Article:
At least the VFR standards. It was enough to fly an unfamiliar airplane for the first time and enough to fly a C-172 for the first time since February (not counting the time in the 172RG at Flight 101), so I’m only checked out for VFR. But that qualifies me to fly mission transport, so I’m actually somewhat useful. And I can go get Norm or someone else who’s also Form 5 current and go shoot approaches or fly cross-country for currency in CAP aircraft.

Next up will likely be the mighty G1000 C-182, which I’ll probably do both VFR and IFR. Ultimately, I’d like to be qualified VFR and IFR in both the 172 and 182 as the medium-term goal. Then maybe train for mission pilot.

In other news, I got an e-mail from ace New York City sound guy Scott Cannizzaro with a link to the initial mix of the Thunderbird Groove (the music bed for the Thunderbirds ride summary episode). I seem to remember in the liner notes to John Mayer’s Continuum album that John thanked an engineer, saying something to the effect of “and thanks to Bob, who knows how we really sound.” Scott is very much that guy for me. From a rather skinny basic collection of tracks, he has augmented them beautifully with keyboards, lead guitar, and other very cool stuff. He’s not done yet, but what I’m hearing so far is really great. I’m going to have to work really hard on the script for the episode if it’s going to be worthy of the music.

Working title for the episode: Sometimes Alternates Fly. It’s still gestating, but parts will probably become fixed in a tangible medium before the holiday weekend is out. Really excited about how it’s coming together.

Instrument Rating Checkride – Part 2

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Welcome to the second part of the instrument checkride. This is the second of two parts covering my checkride for the instrument rating. If you haven’t checked out Part 1, make sure that you download it and listen to it. It contains background information that’s helpful to understanding some of the material in this episode and will bring you up to speed on the checkride so far.

Also, if you’re following along at home, you can download the approach charts here.

Flint RNAV Runway 18:
Flint VOR Runway 9:
Pontiac ILS 9R:

To set the stage, we’re about an hour into the checkride and we’ve just completed the RNAV approach to Runway 18 at Flint, Michigan and gotten vectors for the VOR Runway 9 approach.

As we’re getting closer to the approach course, a hand reaches in from the right and places a cover over the attitude indicator. For those not familiar with the cockpit of most general aviation aircraft, that’s the instrument with the artificial horizon that helps you tell whether you’re pitched up or down or rolling left or right. It’s a central part of the instrument scan in most phases of instrument flight.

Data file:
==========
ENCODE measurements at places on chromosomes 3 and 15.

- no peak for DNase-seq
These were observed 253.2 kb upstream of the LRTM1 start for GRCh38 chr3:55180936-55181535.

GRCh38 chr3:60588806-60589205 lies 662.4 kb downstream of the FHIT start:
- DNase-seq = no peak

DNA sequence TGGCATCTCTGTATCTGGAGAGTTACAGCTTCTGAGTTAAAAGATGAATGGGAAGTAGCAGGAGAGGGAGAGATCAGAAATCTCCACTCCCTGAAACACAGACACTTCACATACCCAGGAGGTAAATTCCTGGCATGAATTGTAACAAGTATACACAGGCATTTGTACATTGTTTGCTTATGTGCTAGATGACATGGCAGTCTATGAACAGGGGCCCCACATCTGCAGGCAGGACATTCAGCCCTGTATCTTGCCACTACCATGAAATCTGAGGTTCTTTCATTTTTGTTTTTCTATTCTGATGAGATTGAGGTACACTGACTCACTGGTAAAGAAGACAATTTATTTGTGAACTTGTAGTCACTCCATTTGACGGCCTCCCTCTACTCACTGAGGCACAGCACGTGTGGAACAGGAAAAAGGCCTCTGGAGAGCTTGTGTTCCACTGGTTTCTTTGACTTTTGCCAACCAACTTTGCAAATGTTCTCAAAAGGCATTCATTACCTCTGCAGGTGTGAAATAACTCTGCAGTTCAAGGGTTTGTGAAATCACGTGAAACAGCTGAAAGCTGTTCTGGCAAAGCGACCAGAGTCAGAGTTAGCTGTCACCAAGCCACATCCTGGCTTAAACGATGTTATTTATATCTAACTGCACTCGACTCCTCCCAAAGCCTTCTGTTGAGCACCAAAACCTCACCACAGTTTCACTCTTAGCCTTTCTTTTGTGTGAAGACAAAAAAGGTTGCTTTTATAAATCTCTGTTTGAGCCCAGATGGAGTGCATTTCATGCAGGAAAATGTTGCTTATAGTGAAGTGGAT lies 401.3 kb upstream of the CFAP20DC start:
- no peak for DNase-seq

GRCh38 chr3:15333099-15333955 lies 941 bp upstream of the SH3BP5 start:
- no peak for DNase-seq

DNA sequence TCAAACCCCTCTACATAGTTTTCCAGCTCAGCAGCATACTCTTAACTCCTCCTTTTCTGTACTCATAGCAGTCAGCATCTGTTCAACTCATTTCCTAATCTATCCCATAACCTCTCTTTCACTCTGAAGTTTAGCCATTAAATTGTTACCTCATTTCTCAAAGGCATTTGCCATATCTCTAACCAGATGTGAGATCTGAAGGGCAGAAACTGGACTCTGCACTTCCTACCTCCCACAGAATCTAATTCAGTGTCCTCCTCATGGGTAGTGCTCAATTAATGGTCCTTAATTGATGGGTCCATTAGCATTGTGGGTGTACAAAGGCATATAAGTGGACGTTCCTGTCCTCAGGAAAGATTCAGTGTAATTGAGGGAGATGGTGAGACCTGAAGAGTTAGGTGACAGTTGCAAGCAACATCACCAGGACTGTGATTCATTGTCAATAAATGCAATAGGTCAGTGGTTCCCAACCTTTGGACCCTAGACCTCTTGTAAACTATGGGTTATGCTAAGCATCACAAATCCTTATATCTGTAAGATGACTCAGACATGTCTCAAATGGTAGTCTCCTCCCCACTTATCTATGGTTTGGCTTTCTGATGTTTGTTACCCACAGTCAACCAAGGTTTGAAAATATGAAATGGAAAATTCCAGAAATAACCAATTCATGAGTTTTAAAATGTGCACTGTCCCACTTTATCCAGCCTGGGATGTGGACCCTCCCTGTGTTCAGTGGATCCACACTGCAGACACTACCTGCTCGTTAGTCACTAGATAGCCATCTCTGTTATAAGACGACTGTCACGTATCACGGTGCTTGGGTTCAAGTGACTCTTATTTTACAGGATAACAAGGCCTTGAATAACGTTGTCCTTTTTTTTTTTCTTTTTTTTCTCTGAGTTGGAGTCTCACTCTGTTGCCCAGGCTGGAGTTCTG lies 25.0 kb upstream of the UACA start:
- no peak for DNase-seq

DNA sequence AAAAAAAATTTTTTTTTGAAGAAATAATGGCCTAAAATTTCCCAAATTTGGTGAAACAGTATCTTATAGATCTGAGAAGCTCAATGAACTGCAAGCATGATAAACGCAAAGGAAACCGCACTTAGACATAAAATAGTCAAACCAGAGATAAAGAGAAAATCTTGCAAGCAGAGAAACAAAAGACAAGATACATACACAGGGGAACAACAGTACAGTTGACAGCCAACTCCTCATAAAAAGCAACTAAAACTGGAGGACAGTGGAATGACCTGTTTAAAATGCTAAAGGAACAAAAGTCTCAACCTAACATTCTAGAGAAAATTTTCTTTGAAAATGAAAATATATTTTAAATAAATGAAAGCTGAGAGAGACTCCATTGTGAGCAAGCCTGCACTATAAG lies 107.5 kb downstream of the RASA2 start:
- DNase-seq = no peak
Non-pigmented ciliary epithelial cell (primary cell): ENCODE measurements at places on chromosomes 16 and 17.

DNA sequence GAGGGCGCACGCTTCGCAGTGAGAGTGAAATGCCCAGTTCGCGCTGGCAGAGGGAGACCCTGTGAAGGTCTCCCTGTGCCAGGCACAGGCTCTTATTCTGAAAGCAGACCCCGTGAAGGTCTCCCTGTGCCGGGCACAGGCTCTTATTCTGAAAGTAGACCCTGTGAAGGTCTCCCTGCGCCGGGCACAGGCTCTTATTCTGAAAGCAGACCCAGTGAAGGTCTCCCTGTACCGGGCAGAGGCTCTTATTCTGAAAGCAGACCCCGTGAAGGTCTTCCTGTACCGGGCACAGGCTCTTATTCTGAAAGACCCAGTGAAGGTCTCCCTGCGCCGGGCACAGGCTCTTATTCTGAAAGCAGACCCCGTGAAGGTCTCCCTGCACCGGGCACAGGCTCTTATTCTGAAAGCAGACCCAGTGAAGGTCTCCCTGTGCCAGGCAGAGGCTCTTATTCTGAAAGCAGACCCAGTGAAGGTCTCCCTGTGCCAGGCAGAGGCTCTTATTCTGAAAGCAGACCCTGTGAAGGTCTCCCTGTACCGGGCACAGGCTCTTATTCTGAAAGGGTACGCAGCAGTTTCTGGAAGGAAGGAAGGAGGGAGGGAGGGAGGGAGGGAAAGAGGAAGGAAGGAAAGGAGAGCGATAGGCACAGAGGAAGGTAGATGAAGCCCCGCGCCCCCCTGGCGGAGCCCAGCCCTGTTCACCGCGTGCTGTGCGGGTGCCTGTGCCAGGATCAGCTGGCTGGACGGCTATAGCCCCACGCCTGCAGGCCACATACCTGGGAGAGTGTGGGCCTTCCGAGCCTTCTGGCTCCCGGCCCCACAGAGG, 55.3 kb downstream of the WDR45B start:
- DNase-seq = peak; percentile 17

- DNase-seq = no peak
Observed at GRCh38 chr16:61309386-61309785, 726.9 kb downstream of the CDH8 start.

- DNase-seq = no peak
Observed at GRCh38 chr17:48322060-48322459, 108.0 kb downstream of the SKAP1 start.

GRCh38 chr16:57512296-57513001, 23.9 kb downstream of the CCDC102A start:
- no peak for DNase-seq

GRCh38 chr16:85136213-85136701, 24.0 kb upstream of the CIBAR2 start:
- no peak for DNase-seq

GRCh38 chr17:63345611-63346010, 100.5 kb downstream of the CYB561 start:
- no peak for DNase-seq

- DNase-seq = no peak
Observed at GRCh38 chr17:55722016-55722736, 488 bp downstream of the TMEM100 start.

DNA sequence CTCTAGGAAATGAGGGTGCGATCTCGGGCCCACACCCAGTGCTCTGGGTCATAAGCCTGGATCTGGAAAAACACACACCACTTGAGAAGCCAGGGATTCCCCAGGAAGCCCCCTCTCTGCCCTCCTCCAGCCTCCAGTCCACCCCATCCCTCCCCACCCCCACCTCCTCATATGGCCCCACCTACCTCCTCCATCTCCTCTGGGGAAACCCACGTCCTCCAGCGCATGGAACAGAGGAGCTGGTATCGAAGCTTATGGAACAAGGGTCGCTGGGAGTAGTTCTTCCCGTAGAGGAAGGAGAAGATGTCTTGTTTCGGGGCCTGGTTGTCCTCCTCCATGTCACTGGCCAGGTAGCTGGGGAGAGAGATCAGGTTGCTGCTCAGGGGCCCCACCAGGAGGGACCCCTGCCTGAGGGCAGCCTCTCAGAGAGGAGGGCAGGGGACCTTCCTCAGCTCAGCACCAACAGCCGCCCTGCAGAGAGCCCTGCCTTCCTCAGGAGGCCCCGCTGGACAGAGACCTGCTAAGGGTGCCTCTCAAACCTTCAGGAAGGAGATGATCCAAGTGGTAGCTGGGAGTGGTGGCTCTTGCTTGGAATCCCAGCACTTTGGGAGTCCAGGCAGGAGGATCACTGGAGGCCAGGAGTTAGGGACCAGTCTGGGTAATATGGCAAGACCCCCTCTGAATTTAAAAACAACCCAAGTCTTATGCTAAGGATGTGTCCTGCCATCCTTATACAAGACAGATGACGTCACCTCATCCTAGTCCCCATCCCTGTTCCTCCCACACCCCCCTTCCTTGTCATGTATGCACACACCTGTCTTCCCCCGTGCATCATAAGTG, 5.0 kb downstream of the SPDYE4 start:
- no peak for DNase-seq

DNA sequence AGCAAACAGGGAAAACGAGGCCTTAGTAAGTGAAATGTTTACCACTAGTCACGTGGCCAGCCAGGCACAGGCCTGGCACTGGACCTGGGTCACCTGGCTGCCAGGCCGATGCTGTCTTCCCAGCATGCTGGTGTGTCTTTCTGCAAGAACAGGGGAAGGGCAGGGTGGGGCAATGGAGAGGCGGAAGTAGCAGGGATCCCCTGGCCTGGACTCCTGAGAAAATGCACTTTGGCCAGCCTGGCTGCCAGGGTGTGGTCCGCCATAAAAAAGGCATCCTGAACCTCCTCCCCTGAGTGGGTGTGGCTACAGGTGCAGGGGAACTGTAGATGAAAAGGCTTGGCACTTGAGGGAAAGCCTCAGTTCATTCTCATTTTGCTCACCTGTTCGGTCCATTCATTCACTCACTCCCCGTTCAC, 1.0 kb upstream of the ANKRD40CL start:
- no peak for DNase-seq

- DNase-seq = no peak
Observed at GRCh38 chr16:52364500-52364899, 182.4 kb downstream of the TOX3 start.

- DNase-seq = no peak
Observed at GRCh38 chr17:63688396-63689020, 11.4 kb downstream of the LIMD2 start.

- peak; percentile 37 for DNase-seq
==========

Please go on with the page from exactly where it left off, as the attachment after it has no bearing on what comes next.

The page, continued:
Mary asks me if I know what that means. It could mean that the individual instrument has failed. It could also mean that the vacuum system has failed, which would take out both the attitude indicator and the directional gyro. The directional gyro is in the middle of the bottom for of the “six pack” of primary flight instruments and it tells you which magnetic course you’re on. It’s your primary instrument for bank when you’re in most phases of flight because a change in heading usually means that you’re rolling.

I clarify with Mary that I’m not supposed to assume that I have a vacuum failure for the moment. If I was supposed to assume that, I brought along my own covers so that I could cover up the DG as well.

You cover an instrument in training to simulate its failure. But, if you have an actual failure, both the regulations and common sense require that you cover the instrument. If you don’t cover it, you’ll very likely continue to keep it in your scan and you’ll even rely on its indications at some lizard-brain level even though you know that it’s failed.

So now I’m relying on the altimeter for pitch. Soon, when Mary takes away the DG, I’ll be relying on the turn and bank indicator and the magnetic compass for roll and the altimeter, airspeed indicator, and vertical speed indicator (or “VSI”), in varying degrees, for pitch.